Bevin Court , Islington

On 10th May 1941 ĎA Parachute Mine and High Explosive Bomb fell on Holford Square and Percy Circus causing widespread devastation in immediate vicinity and considerable damage by blast to buildings over a large area of the Borough'

Repot No 18. Warden's Posts Area C & A from 24 hours ending 6 p.m.

 

This was a devastating raid. London Boroughs kept records of all bombing incidents but each borough kept them in its own way. Finsbury was at that time a separate Borough and only later became part of Islington. Finsbury made a separate typed record of every incident in the Borough every 24 hours. The incidents in this 24 hours cover just over 2 pages of typescript. As the report sheets show, it was a devastating list.
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The Bomb Damage Map of Holford Square and Percy Circus

 

The Colour Key to the L.C.C. Bomb Damage Map

Colour Key References
Black -Total destruction
Purple - Damaged beyond repair
Dark Red - Doubtful if repairable
Light Red - Seriously damaged, but repairable at cost
Orange - General blast damage, not structural
Yellow - Blast damage, minor in nature
O V1 flying bomb large circle
o V2 long range rocket. small circle

There will be slight variations in the colours because the original maps
are old and the colour balance on computer monitors will vary

Uses of the Bombing Map on this website

Percy Circus and Bevin Court on the bombsight.org website.
It will open in a new window.

Rebuilding on the Holford Square Site

The damage to some parts of Percy Circus was repairable, so it was decided to repair these sections and to rebuild the others on their old footprints. In this way the the shape of the old Circus would be retained, although the colours of the bricks were allowed to change in some cases.

Holford Square had been so badly destroyed that it was decided to level the site and rebuild completely.

This is a very early report on the way Holford Square was to be rebuilt. There were to be separate rectangular blocks all facing the sun and staggered, so that one did not block another. It would have been efficient enough, but dull.

The Holford Square Site , covers an area of about 3 acres and there will be 143 flats built round the area of the old square which is being retained as an open space. The flats will be equipped in a similar manner to the I3usaco Street Scheme. They will enjoy fine views to the west over the open space and the steeply sloping land beyond. There will also be a nursery school and other communal buildings. Tenders have been obtained and the building work should start shortly.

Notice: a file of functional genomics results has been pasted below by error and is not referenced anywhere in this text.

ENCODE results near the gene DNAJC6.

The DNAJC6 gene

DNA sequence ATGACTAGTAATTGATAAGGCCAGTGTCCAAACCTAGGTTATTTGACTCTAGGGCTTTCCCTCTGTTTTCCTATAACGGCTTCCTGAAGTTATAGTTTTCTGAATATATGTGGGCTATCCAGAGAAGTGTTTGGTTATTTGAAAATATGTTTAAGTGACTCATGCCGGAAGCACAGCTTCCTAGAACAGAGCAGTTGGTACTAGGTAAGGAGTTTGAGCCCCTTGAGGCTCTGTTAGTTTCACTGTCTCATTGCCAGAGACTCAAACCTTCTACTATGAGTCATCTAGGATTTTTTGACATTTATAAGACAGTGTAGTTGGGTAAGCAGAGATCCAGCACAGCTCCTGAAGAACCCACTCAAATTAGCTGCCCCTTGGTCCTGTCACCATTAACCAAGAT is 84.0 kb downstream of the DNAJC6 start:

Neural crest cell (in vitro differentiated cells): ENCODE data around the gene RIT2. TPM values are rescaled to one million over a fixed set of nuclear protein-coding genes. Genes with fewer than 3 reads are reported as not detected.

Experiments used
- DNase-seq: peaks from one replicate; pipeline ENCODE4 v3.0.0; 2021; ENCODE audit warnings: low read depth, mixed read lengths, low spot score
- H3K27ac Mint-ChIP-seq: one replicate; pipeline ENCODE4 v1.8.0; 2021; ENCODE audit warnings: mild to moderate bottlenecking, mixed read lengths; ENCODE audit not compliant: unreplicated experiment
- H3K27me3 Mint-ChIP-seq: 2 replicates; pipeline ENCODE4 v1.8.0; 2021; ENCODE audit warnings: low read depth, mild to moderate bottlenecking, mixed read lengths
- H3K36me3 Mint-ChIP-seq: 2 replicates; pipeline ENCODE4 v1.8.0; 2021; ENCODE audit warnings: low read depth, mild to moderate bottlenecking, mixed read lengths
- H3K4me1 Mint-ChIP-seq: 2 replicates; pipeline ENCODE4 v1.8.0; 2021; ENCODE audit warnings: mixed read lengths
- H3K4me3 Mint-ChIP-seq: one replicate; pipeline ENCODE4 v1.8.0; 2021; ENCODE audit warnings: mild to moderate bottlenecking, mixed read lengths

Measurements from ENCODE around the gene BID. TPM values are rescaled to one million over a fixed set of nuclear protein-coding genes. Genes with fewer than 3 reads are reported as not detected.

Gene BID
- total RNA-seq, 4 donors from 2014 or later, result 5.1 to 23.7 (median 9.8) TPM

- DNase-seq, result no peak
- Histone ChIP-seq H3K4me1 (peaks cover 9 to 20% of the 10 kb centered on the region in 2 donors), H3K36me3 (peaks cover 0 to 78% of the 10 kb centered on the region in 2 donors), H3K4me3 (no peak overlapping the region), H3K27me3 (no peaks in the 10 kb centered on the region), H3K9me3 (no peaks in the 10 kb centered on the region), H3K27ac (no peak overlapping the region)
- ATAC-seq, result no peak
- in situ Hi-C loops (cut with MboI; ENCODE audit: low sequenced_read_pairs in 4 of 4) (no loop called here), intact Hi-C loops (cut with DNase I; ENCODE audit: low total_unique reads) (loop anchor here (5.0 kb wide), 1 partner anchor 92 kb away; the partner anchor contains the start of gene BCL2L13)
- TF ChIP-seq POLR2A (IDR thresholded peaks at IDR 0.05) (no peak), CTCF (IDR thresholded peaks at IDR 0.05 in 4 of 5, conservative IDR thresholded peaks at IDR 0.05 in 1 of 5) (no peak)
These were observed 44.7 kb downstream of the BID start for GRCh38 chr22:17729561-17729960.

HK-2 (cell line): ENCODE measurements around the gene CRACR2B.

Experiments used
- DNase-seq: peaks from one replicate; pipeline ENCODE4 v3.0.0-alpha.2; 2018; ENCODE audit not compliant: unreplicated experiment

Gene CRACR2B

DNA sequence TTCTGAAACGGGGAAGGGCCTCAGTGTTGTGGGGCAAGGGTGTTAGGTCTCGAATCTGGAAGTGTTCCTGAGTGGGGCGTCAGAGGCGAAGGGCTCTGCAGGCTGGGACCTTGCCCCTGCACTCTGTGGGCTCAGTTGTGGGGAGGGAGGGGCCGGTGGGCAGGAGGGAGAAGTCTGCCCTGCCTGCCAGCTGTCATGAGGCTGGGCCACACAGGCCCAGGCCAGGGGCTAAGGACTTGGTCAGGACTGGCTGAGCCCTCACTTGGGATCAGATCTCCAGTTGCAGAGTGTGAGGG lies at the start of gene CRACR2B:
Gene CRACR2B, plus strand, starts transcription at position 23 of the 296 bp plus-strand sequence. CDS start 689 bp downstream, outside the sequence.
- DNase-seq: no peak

Date and source unknown

Instead of this scheme a completely different solution was chosen

Bevin Court


A building with Three Arms and a central, cylindrical Entrance Hall was chosen;


The Plans of Two Adjoining Flats

 

 

At the northern end of what was Holford Square one sees the backs of the old, original houses. Turn left and Bevin Court, in white and red, towers up. When it was built it must have dominated the area but the trees have grown so tall that the building is difficult to see and almost impossible to photograph.


The Entrance to Bevin Court from the North


The Entrance seen through the masking tree screen.


Bevin Court

A picture of the lower parts of two arms of the building.
It is so large that anything less than a helicopter would have trouble photographing it.

The building is so large that entrance and security could have been a nightmare. Some architects would have put entrances at intervals along all three arms and perhaps at the centre too. Here the problem has been solved far more intelligently.

The Entrance to Bevin Court


The Sole Entrance to this Huge Block.

There is only one entrance to this enormous building. This gives a built-in security but one would have expected a great danger of congestion at the entrance, but there seems to be little of this.

 


Diagram of the central staircase leading to the four landings.

 


Central Staircase.

Inside the entrance doorway is a staircase which leads off to the there different arms of the building, at different levels. Thus there is no cause for congestion because people separate immediately into three streams.


The view looking upwards from the ground floor.

Looking up into the geometrical central stairway, one can see the three separate walkways, leading to the three arms of the building.


The upper balconies, each leading to fewer arms than
lower the ones, as the building slows to a stop.

The whole entrance hall is a model of elegant efficiency.

 

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